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“You Are Not Forgotten”

Two men, their lives separated by over 60 years, became forever intertwined.

“You Are Not Forgotten” shows the inspiration and commitment of the American military.   For this nonfiction story, it goes from the Pacific in WWII to a memory and experience of Iraq.

A USMC,  F4U Corsair pilot, Major Marion ‘Ryan’ McCown, is lost during a battle over New Guinea and the jungle swallows all trace of him on 20 January 1944.

Over 60 years later, U.S. Army Major George Eyster V, despite coming from a long ancestry of military officers, became disillusioned after serving in Iraq.  Instead of ending his career, he joined the JPAC (Joint Pow/MIA Accounting Command), a division whose sole purpose is to leave no man behind.   With the author, Bryan Bender, at the helm, he brings these two lives together with researched firsthand information.

Read how facts and clues are pieced together to locate those that have fallen and that we so wish to remember and honor today.

This book was gifted to me from Judy Guion of the Greatest Generation Lessons, who found this book not only fascinating, but educational.  Thank you very much, Judy.

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GP Cox’s Veterans

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Farewell Salutes – 

Iona Anderson – Garber, IA; Womens USMC, WWII, Sgt.

Trevarius Bowman – Spartansburg, SC; US National Guard, Afghanistan, 1st Lt., 228th Tactical Signal Brigade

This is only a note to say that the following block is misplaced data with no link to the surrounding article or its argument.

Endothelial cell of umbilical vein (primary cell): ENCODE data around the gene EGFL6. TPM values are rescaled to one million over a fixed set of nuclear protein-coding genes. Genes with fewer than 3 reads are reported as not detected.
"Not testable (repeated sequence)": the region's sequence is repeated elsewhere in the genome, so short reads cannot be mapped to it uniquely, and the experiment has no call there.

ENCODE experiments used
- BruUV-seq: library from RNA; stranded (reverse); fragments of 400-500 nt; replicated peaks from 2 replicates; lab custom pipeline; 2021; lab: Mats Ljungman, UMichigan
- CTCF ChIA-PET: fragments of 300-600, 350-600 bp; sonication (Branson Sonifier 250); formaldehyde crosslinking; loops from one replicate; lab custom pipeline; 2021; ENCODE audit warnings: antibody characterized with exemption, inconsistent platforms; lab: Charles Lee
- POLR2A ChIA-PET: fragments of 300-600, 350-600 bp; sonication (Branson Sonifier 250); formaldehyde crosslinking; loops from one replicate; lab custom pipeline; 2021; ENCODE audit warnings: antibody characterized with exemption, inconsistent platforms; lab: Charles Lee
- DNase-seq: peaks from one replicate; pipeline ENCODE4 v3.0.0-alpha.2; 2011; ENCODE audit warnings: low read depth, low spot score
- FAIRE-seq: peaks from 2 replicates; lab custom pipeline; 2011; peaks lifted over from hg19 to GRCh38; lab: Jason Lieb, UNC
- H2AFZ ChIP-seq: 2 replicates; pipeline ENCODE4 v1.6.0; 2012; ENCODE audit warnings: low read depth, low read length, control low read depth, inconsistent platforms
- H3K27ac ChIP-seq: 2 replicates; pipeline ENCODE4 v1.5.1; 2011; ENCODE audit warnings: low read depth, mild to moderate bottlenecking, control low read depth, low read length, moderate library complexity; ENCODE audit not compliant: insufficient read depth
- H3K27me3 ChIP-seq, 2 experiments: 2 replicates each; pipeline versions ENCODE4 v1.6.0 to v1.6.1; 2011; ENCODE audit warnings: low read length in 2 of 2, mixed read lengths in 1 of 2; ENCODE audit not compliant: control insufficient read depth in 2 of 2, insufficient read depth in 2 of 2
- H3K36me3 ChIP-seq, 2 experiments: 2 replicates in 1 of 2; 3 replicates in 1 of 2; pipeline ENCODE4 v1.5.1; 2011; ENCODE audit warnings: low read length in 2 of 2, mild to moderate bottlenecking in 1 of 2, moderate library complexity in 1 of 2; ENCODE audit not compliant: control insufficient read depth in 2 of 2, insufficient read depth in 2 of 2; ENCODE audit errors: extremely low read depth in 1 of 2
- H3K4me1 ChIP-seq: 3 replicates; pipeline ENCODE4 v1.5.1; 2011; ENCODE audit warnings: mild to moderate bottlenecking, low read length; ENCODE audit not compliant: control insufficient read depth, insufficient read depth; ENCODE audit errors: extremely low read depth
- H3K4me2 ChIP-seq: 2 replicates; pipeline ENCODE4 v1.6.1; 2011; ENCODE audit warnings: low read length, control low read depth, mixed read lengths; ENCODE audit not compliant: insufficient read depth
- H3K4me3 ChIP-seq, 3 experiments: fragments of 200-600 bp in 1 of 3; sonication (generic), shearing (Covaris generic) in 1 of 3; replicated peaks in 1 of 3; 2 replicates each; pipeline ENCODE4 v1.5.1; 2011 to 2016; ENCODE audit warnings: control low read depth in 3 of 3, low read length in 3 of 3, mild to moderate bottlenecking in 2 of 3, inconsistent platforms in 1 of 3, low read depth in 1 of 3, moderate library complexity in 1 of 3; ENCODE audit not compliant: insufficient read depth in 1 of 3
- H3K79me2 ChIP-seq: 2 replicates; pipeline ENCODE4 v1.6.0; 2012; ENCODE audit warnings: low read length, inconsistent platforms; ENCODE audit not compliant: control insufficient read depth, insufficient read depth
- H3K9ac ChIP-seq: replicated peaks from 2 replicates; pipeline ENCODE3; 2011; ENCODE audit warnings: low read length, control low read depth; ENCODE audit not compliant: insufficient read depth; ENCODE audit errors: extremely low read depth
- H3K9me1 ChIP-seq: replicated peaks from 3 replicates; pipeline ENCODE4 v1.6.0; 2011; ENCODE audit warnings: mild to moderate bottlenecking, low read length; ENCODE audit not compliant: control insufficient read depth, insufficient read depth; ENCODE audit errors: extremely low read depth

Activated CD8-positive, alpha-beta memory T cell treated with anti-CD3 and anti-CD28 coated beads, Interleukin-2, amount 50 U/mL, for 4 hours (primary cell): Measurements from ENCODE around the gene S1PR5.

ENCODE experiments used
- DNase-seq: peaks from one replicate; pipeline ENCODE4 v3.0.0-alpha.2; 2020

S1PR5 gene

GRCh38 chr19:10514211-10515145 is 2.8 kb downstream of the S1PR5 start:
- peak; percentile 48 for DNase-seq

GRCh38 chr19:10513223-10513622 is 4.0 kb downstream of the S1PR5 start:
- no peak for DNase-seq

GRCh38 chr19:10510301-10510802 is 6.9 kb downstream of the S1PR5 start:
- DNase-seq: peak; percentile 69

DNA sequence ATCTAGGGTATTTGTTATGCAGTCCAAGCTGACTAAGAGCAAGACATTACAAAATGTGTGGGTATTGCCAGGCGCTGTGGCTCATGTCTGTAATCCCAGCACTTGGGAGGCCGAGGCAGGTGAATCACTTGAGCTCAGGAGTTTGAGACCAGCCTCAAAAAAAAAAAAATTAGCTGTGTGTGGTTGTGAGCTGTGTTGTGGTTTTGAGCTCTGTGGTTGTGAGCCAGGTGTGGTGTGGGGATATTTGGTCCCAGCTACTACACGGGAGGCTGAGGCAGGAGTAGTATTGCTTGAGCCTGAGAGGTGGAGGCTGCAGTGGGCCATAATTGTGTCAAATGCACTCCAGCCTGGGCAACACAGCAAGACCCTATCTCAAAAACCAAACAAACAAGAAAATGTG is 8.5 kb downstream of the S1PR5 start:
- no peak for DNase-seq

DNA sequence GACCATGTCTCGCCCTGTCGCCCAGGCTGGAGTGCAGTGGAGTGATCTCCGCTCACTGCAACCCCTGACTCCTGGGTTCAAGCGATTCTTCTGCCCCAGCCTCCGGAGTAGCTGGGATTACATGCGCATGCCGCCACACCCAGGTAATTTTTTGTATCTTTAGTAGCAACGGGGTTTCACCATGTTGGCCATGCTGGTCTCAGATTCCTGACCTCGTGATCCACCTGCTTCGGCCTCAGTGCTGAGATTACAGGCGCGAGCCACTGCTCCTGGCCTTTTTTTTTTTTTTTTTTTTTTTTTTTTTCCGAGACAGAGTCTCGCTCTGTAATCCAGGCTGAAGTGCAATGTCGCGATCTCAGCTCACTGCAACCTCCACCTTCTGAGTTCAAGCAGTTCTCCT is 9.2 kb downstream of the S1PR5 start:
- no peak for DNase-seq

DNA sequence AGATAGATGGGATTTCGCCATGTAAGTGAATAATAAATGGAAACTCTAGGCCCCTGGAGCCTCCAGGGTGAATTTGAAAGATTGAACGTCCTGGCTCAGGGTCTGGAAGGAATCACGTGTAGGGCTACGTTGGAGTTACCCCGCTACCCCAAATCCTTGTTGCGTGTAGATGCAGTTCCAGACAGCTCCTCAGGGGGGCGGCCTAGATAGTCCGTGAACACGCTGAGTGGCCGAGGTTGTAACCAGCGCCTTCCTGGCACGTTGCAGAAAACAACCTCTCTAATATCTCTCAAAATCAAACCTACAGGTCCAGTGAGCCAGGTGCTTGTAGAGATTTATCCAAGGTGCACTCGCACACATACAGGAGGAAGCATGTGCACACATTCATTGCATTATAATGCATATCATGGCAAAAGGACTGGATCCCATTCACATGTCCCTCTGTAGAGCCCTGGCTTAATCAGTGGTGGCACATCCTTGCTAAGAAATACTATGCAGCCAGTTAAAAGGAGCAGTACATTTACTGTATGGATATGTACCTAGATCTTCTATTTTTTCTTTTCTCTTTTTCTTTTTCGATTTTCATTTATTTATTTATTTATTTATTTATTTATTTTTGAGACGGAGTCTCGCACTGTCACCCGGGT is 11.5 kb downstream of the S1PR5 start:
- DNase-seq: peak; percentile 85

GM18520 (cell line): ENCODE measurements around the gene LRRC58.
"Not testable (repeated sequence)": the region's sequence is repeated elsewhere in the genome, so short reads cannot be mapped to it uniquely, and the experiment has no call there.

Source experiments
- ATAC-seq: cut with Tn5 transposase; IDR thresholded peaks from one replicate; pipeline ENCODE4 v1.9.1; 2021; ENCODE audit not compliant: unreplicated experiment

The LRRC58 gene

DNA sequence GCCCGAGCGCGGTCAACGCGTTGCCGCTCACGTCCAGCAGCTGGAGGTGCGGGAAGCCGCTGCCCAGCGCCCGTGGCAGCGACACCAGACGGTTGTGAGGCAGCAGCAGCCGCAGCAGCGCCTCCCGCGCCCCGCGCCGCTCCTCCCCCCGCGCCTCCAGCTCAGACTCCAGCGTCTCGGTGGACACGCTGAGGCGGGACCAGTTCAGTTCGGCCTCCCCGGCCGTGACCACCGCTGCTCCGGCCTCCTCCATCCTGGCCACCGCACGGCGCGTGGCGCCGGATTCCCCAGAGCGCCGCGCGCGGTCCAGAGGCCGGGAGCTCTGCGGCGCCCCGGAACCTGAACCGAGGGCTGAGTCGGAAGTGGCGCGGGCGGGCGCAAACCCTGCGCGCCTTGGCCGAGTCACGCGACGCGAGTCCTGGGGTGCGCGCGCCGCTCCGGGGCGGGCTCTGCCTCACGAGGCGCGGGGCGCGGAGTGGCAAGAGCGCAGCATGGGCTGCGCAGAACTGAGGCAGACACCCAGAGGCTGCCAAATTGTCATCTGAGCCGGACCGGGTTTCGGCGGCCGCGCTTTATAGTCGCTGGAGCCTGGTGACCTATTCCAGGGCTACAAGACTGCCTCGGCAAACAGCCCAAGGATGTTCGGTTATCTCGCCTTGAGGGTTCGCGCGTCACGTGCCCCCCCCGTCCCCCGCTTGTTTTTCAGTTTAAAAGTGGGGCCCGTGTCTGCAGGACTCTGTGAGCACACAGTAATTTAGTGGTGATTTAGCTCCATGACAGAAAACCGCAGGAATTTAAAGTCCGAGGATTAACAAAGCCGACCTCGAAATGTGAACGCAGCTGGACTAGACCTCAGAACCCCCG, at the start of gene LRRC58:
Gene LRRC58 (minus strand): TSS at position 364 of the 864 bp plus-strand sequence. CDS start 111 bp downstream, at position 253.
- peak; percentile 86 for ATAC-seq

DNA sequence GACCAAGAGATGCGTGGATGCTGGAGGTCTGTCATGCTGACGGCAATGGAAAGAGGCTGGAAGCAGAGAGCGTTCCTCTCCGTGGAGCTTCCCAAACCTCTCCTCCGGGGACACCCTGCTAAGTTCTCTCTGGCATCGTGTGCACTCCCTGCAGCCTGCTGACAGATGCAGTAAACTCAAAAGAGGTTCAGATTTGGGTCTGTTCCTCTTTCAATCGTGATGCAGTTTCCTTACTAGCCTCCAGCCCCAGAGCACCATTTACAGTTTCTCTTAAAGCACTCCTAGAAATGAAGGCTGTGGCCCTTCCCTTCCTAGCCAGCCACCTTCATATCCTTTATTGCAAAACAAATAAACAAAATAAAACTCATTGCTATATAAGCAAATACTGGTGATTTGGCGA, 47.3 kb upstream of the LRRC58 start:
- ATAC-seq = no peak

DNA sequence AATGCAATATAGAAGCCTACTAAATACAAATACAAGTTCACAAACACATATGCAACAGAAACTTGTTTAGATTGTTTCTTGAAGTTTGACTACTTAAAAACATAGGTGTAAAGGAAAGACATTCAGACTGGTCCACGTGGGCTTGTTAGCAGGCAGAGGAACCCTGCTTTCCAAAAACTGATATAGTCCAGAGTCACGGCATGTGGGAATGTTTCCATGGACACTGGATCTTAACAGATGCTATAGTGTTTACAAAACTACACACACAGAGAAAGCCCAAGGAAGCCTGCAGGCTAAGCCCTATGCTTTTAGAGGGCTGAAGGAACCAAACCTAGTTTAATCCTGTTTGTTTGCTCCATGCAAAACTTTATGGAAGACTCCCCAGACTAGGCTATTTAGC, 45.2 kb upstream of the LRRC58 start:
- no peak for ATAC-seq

Peter Clark Jr. – Menasha, WI, USMC, WWII

Henry Hoffman III – Brooklyn, NY; US Army Air Corps, Japan Occupation, 11th Airborne Division

Charles Jackson – Thackerville, OK; US Coast Guard, (Ret.28 y.)

Moyne Linscott – Sumner, MO; US Army Air Corps, Japan Occupation, 1127 Airborne Engineers/11th Airborne Division

WWII Memorial poem at Arlington Cemetery

John Myers – Toledo, OH; US Coast Guard, WWII / US Army, Korea, mine sweeper

William Opalka – Chicago, IL; US Merchant Marines, WWII

Terrance Plank – Santa Cruz, CA; US Army, Vietnam, medic, 3/506/101st Airborne Division, Purple Heart, Bronze Star

Gene Vance – Garner, TX; US Navy, WWII, PTO / US Army, Vietnam, 11th Airborne Div. & 10th Special Forces Group, Sgt. Major (Ret.) / FAA

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courtesy of fellow blogger, Patty B.

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The Post World War II Boom: How America Got Into Gear

Chrysler tank production

 

In the summer of 1945, as WWII drew to a close, the U.S. economy was poised on the edge of an uncertain future.

In late 1940 for the United States to serve as the “arsenal of democracy,” American industry had stepped up to meet the challenge. U.S. factories built to mass-produce automobiles had retooled to churn out airplanes, engines, guns and other supplies at unprecedented rates. At the peak of its war effort, in late 1943 and early 1944, the United States was manufacturing almost as many munitions as all of its allies and enemies combined.